"Those families which had financial support or a car have left their homes. The families who can not afford to are obliged to stay in their own homes as we are," resident Halim Karimi told AFP.
"We don't know where to go or how to leave. We are born to die."
The loss of Lashkar Gah, the capital of southern Helmand province, would be a massive strategic and psychological blow for the government.
The United Nations reported Tuesday that at least 40 civilians had been killed in Lashkar Gah in the previous 24 hours.
- 'War crimes' -
Meanwhile, Human Rights Watch accused that the Taliban of "summarily" executing detained soldiers, police and civilians with alleged ties to the Afghan government in areas they had recently seized.
The rights group said it had also obtained a list of 44 people who were killed by the Taliban in the town of Spin Boldak, which the insurgents captured last month along the border with Pakistan.
"Taliban commanders with oversight over such atrocities are also responsible for war crimes," Patricia Gossman, associate Asia director at HRW said in a statement.
Washington and London have also accused the insurgents of committing atrocities that may amount to "war crimes" in Spin Boldak.
Turkey reacts to US plan
Ankara has criticised a US plan to use third countries such as Turkey to resettle thousands of Afghans who risk being targeted by Taliban insurgents over their US links.
Less than a month before the United States is set to end its longest-ever war, the State Department on Monday announced a new refugee admissions programme for Afghan nationals.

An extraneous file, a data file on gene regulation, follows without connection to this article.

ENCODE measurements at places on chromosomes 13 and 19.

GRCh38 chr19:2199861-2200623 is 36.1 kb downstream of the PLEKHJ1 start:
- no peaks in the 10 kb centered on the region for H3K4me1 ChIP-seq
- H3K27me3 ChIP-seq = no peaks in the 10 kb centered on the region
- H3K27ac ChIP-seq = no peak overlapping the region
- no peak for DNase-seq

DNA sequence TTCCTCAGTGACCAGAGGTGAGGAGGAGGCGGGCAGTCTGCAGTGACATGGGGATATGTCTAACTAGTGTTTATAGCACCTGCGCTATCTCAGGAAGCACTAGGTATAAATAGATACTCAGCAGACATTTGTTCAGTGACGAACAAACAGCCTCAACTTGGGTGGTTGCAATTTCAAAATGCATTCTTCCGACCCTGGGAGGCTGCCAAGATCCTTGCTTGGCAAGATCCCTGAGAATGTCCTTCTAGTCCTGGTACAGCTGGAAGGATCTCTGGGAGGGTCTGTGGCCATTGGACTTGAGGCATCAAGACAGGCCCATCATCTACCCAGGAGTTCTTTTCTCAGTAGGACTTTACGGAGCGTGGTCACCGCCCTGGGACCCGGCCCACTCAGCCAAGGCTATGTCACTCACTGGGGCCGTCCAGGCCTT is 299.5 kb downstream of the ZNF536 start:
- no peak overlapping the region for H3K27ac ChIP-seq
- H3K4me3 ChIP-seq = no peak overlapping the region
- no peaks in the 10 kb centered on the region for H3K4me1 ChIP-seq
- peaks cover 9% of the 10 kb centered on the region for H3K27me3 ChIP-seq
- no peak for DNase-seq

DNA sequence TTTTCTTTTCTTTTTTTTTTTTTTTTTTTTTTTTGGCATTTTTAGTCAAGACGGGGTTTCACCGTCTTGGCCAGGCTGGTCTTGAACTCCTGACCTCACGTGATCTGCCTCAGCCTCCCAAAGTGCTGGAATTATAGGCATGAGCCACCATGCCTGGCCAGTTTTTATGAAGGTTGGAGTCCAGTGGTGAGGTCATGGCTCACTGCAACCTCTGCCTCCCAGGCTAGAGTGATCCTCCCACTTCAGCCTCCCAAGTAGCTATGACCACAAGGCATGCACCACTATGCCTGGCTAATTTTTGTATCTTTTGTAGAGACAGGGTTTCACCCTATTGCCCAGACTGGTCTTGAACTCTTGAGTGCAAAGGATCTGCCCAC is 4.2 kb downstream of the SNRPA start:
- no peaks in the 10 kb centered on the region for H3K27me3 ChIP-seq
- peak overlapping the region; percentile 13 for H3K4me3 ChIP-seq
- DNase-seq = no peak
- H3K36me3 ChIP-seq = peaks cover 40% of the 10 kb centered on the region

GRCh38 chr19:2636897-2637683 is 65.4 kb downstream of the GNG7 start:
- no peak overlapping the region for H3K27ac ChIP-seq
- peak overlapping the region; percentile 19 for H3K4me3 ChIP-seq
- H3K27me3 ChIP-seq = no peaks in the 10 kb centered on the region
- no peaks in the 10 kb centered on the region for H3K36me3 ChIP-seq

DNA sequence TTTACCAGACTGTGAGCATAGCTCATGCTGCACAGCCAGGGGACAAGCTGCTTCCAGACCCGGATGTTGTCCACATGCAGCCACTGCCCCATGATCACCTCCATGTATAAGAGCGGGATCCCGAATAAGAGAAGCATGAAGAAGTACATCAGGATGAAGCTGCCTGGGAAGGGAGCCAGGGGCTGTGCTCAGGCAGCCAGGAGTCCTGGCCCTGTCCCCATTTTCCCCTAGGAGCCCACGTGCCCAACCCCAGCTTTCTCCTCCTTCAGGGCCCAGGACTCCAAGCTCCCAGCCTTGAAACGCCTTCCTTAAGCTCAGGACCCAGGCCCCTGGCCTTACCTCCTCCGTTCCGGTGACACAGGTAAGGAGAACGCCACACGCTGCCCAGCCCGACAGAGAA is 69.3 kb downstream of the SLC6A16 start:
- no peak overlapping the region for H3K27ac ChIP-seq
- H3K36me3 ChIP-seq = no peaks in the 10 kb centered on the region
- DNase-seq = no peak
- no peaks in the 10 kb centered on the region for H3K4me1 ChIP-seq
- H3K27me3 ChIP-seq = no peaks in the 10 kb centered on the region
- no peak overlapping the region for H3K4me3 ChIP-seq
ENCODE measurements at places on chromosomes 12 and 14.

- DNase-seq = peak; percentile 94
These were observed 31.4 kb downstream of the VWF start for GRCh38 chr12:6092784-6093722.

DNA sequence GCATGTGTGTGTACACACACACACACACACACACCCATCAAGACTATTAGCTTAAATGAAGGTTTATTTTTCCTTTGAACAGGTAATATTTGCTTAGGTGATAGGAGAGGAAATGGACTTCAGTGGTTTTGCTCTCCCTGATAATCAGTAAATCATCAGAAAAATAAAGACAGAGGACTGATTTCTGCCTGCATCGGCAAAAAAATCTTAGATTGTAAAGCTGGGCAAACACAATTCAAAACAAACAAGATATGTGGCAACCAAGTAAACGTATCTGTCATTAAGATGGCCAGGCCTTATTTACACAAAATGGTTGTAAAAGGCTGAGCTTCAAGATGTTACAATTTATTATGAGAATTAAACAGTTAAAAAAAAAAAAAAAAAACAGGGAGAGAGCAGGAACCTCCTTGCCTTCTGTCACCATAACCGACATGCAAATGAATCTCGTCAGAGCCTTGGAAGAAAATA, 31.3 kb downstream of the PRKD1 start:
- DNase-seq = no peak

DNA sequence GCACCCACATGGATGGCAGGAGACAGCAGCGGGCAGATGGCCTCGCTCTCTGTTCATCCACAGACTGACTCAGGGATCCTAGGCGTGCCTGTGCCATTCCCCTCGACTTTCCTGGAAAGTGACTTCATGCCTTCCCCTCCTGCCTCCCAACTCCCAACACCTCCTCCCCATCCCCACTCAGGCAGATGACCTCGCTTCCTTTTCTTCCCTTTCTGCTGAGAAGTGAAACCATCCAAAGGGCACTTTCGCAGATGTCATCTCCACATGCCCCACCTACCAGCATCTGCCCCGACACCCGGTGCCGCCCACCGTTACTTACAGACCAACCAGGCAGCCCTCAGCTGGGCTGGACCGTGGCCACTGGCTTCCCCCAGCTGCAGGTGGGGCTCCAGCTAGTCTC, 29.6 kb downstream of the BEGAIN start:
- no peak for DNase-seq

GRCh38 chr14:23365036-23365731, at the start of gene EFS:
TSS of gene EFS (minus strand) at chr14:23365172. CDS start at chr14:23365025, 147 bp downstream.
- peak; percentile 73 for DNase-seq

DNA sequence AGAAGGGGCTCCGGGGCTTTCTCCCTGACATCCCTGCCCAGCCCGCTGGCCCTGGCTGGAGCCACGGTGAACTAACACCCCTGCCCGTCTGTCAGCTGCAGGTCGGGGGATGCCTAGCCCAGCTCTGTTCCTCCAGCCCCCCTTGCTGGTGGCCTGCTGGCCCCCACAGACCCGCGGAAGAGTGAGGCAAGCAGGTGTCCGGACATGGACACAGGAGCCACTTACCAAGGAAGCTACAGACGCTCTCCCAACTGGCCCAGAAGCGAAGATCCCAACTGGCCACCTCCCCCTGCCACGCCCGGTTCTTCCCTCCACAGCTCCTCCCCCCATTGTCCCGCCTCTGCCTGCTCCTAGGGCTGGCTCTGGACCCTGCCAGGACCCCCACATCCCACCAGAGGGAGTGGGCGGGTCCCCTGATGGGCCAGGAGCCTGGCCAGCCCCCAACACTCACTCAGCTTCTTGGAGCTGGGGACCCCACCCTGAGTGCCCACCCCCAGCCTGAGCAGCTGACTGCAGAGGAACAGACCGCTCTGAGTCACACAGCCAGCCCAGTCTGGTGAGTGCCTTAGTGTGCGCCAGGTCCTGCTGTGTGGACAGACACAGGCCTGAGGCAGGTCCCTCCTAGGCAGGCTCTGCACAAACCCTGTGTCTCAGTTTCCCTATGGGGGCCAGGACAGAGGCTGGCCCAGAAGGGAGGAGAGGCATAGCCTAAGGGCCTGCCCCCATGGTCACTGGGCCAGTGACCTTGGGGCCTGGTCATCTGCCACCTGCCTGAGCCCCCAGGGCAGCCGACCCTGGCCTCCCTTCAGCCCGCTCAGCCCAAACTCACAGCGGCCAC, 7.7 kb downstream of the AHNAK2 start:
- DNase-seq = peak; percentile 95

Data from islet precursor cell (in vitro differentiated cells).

The programme covers interpreters and translators who worked with US forces, Afghans involved with US-funded projects and those employed by US-based NGOs or media organisations.
It involves resettling the Afghans in third countries in the region for around a year while their paperwork is processed.
But Turkey, which is already home to more than four million migrants -- most from war-torn Syria -- said it was never consulted.
"It's unacceptable to seek a solution to the problem in our country without our country's consent," the foreign ministry said in a statement issued late Tuesday.
The State Department referred to Turkey as one possible relocation point, also mentioning Pakistan.
But the Turkish ministry said the US plan would lead to a "big migration crisis in our region", adding it lacked the capacity to deal with "a new migration crisis on behalf of a third country".
With the ongoing withdrawal of US and NATO forces from Afghanistan, Turkey fears a new influx of refugees.
President Recep Tayyip Erdogan has said Turkish officials were holding high-level talks over the issue with Afghan counterparts.
The issue is also likely to feature in talks between Ankara and Brussels about updating a 2016 deal under which Turkey received aid for hosting migrants seeking refuge in the Europe Union.
Asked about the number of Afghan arrivals in Turkey, a senior State Department official said on Monday: "I don't have numbers on Turkey.
"I would say we haven't seen major large outflows of people yet, but we have seen some numbers of people crossing, but not large numbers yet."
The Turkish foreign ministry said if the US wanted to take in the Afghans, it could do so through "direct flights".